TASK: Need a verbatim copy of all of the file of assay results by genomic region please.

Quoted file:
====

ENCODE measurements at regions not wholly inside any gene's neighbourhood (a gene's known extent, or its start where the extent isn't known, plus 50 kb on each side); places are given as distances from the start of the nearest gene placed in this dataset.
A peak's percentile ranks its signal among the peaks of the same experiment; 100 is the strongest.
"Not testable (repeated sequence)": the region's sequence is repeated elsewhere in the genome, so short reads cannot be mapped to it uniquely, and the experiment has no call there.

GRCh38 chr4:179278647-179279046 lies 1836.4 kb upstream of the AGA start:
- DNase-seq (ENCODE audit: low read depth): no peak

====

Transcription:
ENCODE measurements at regions not wholly inside any gene's neighbourhood (a gene's known extent, or its start where the extent isn't known, plus 50 kb on each side); places are given as distances from the start of the nearest gene placed in this dataset.
A peak's percentile ranks its signal among the peaks of the same experiment; 100 is the strongest.
"Not testable (repeated sequence)": the region's sequence is repeated elsewhere in the genome, so short reads cannot be mapped to it uniquely, and the experiment has no call there.

GRCh38 chr4:179278647-179279046 lies 1836.4 kb upstream of the AGA start:
- DNase-seq (ENCODE audit: low read depth): no peak